Wednesday, September 28, 2011

A Peruvian Remembers The Voyages of Markhan to Peru


Clements Robert Markham


Clements Robert Markham, visited Peru in two opportunities, he was left with a deep impression that marked the rest of his life. He would have the longest Presidency tenure on record of the RGS (Royal Geographical Society).


In his first visit he was only 23 year-old and on his second voyage to Peru, he was 29 years old. Prolific writer, he was able to tell an interesting, account of Peru’s life, society, geography and history with a very distinguished voice. The depth and the richness of his accounts and testimonies are of invaluable importance for Peruvians and historians as for explorers as well. 


Moreover, he understood the power of the Plant Cinchona, his second voyage was geared to get the plants and know all about it.  The Cinchona or Quina is a medicinal plant, and evenly more than a simple plant is a genus that counts with more than 30 different species that are originally from Peru, one of whose alkaloids is the famous Quinine use to fight the malaria because stops the reproduction of malaria-causing protozoa. 


Eventually, Markham, and the botanist Spruce took the Cinchona, within a warlike atmosphere between Peru and Bolivia, precisely for its commercialization, circa in those days of the 1860s and made a total and successful industry for England but down in India (Burma, now Myanmar, and Ceylon, now Sri Lanka); place which was far away from Peru. With the Cinchona they and others were able to create immense areas for Cinchona’s cultivation, as India was under the dominion of the British Empire, the labor was practically free and its territory offered similar climate and environment for the growing of Cinchona; few years after Peru would enter without knowing in a war with England, although, the war it is known to have been against Chile with Bolivia as a blinded ally. 

The Pacific War (1879–84), such was its contradictory name, likewise it was for England the most accurate label, since some of its interested parties just put into this war a much effort as the necessary animosity to stir the whole situation, plus some few heavy weaponry and engineers to win it. 

In England is also known as “The Saltpeter War”; precisely, because, the hate, war or love, it was not for the Cinchona, they already had obtained that and evenly made good money from it, they wanted the Peruvian Saltpeter.  As there are many types of saltpeter, the one from Peru was considered a powerful fertilizer, and really, chemically speaking, it is Sodium Nitrate or the mineral nitranine, rather a component of a fertilizer; more importantly, for the British Empire perhaps, it was a component that they could use to manufacture explosives and solid rocket propellants, also it can be used as a strong food preservative.  May be is needless to explain why or how, after England vicariously won that 'pacific war', the otherwise “Peruvian Saltpeter”, was renamed as “Chilean Saltpeter”.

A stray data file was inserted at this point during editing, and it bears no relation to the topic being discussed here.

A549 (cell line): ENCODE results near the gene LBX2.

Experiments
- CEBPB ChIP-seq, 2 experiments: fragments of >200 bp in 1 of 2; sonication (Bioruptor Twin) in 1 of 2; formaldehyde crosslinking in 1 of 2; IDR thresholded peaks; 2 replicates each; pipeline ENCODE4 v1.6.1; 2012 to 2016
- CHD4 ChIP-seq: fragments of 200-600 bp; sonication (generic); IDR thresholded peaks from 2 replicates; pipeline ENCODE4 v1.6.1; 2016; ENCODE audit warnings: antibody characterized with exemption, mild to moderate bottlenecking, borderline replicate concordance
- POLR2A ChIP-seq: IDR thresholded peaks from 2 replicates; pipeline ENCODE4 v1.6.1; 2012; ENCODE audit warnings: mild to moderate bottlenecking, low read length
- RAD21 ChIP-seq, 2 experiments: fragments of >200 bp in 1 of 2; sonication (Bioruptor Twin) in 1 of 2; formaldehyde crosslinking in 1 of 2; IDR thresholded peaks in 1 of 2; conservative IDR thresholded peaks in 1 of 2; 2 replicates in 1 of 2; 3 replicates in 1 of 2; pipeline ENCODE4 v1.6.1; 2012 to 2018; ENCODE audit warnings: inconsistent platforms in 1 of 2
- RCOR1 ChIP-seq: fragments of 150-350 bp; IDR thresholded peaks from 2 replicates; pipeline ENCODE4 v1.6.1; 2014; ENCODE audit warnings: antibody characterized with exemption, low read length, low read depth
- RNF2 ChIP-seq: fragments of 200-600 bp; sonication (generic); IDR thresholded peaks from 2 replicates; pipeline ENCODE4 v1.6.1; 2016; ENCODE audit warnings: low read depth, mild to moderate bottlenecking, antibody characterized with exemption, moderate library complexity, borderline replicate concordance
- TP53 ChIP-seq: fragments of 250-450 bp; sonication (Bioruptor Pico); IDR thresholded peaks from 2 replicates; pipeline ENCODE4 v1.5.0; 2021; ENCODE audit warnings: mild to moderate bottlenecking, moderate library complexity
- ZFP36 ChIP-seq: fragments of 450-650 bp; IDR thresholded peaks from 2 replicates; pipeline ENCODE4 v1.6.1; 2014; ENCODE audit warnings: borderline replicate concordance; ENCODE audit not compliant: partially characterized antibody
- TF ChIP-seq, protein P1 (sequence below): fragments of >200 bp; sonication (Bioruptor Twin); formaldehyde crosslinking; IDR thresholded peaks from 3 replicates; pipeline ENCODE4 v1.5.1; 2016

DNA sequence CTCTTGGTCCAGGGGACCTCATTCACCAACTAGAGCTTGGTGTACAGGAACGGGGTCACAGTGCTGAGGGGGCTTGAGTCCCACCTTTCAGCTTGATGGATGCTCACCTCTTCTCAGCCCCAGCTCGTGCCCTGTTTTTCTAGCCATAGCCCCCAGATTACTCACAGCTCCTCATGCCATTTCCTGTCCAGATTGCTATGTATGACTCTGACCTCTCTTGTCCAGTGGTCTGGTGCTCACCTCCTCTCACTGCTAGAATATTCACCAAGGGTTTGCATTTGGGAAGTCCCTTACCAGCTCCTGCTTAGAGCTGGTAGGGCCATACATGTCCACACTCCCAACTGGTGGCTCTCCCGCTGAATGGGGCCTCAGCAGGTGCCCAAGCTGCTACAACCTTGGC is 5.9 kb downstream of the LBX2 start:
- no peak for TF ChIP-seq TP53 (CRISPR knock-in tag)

In the end all that industry by now is a sad museum, it is located in a deserted and forsaken graveyard, one in which also many cadavers of Peruvians and Chileans soldiers that fought in the name of their country in such "Pacific War" are since then now somewhat buried where the English are not. 


However, Peru remembers Markham well, as one of the most remarkable private schools in Lima-Peru, it has solely his name: The Markham College. With this brief introduction, I just want to thank the University of California for the preservation of some of the first editions of the books that Markham wrote so diligently, as some important records, and accounts and for allowing me to have access for continuing my investigations. I really appreciate it. Thanks. Here some of the recollections of Clement Markham about traveling Peru:

" For the real enjoyment of traveling in the interior of Peru, it is necessary to throw aside all superfluity of luggage, portmanteau, and almofrex[i] ; and setting forth with a small pair of leather saddle-bags, and a few warm ponchos for a bed, to commence the journey with a perfect absence of care or anxiety. Thus, unhampered by luggage, the traveler may wander through the enchanting scenery, whithersoever his fancy leads him ; and, taking his chance for a lodging or a supper, roam amidst the majestic Cordilleras, and pass a time of most perfect enjoyment.

In very light marching order, with two mules lately arrived from the pastures of Tucuman, and a black cavalry soldier, who proved of no use and was certainly no ornament, the pilgrimage to Cuzco was commenced on the 7th of December, 1852 ; and, leaving Lima by the gate of Guadalupe, passing through Chorrillos and by the old temple of Pachacamac, we arrived at the little village of Lurin, and accomplished the first stage of the journey along the coast of Peru. "

From: "Cuzco With Lima"
By: Clements E. Markham, F.E.G.S.,
Publishers: Chapman & Hall, 193, London: Piccadilly, 1856.


[i] Clements Robert Markham, explain in his book “History of Peru” the following: “One mule carries two bullock hides sewn together, called an almofrex, containing mattress, pillow, and bed clothes, besides many articles of clothing, ...”

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